The leader described drew reactions ranging from "he's clearly not a leader" to (my paraphrase) "He could have been better, but he was a good leader".
Why the bi-polar responses to the same leadership story?
Because each of us has an idea of what is "right". And what's right bubbles up from the inner depths of how we think things should be. That can be very useful, since it creates a gap that shows where there might be potential for improvement.
But it can also cause an overpowering idealism that clouds or ignores the many realities of a situation. If the idealistic power is so great, one's ability to see clearly can become vastly distorted. If so, the willingness to understand, empathize, and forgive is often replaced with selfishness and callous judgmentalism.
Business leadership is especially prone to this phenomenon. While millions are reading and writing about the way things could be and should be, those in leadership roles still have to "do it." And they have to do it while finding some way to at least minimally satisfy the myriad and idiosyncratic needs of shareholders, boards of directors, regulatory agencies, managers, and employees. At the same time, they have families to care for complete with PTA meetings, ball games, health issues, and the inevitable deaths of loved ones.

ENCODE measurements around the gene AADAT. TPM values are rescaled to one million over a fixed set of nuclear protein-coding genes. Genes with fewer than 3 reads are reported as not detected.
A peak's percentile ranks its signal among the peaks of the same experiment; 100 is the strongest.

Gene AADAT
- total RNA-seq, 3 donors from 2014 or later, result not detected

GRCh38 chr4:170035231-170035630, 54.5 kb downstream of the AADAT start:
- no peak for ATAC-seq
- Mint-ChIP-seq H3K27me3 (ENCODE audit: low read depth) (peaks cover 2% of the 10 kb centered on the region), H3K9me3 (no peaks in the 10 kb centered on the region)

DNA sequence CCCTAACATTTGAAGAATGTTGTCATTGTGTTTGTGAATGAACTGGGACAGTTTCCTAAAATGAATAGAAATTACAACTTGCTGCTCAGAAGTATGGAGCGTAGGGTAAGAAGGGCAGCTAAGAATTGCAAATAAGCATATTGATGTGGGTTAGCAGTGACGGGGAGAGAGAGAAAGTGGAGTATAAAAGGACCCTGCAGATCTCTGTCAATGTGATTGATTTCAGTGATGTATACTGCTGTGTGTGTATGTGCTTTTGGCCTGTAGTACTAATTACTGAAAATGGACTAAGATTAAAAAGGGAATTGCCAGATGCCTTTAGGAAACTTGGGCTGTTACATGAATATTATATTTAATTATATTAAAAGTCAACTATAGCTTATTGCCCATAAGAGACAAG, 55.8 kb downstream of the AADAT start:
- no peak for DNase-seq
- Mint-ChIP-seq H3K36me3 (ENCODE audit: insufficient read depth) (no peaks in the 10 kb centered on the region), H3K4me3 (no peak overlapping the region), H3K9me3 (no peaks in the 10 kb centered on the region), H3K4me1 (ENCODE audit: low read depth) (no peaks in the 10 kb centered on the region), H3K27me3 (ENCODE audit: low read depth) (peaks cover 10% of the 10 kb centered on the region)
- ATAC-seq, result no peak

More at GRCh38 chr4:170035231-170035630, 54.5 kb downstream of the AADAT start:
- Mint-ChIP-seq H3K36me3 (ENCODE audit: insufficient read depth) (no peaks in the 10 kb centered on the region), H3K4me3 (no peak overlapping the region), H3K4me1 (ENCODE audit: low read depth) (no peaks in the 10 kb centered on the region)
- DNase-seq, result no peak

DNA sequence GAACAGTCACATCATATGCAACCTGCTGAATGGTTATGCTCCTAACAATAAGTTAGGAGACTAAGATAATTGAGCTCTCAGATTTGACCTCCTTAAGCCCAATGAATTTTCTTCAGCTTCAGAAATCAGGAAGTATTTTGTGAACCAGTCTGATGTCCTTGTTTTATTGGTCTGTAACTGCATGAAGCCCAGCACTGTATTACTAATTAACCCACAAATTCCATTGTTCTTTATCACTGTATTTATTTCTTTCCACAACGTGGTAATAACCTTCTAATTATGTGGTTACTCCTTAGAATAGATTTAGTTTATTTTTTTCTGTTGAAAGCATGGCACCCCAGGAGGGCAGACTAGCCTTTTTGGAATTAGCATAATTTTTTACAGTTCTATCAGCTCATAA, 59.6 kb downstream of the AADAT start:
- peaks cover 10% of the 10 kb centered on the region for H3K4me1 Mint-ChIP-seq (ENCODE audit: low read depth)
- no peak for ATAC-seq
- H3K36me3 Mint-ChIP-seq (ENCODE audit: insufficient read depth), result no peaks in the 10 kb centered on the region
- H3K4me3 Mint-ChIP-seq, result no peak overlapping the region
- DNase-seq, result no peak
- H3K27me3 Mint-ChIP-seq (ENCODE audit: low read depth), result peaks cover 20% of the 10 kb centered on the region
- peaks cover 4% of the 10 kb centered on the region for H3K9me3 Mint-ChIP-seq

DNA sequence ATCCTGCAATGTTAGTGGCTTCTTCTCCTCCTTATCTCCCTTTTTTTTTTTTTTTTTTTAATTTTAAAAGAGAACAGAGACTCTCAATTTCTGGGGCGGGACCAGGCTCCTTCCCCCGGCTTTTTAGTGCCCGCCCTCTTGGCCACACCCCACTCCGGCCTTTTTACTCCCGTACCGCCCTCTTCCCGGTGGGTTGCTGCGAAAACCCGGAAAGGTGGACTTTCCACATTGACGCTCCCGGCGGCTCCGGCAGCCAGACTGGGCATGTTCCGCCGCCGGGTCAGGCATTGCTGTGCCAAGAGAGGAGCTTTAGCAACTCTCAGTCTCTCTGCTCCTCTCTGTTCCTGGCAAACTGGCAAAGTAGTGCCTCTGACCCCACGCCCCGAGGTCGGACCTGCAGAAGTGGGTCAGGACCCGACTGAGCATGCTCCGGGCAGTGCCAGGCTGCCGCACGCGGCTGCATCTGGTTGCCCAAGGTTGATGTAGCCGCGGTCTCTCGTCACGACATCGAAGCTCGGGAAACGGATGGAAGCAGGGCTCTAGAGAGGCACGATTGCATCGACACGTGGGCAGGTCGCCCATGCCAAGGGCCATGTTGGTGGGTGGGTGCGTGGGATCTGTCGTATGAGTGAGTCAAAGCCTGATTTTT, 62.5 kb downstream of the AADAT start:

So here is my suggestion for a healthier view of leadership and a way to bring additional peace into your own working life:
Start humanizing leaders using the same lens of reality and forgiveness with which you view your own humanity.
At the same time, stop demonizing them by making them actors whose "role" is defined in light of the ideal that exists only between the covers of popular books.
The books are about potential. So are people.
We'll look at the impact of the leadership "movement", whether or not the leader-follower label is a dichotomy or a relationship, and then, to honor John's endeavor , a peek into the "suckiness" factor.
A word of thanks to Alex the Chief Happiness Officer , the always-brainy Dr. Robyn McMaster , real-life executive Dean Fuhrmann, thought leader Peter Vajda, and the coach who will accelerate your momentum, Joan Schramm, for the thoughtful comments that added to this post. And to Galba Bright: the followers will follow shortly.
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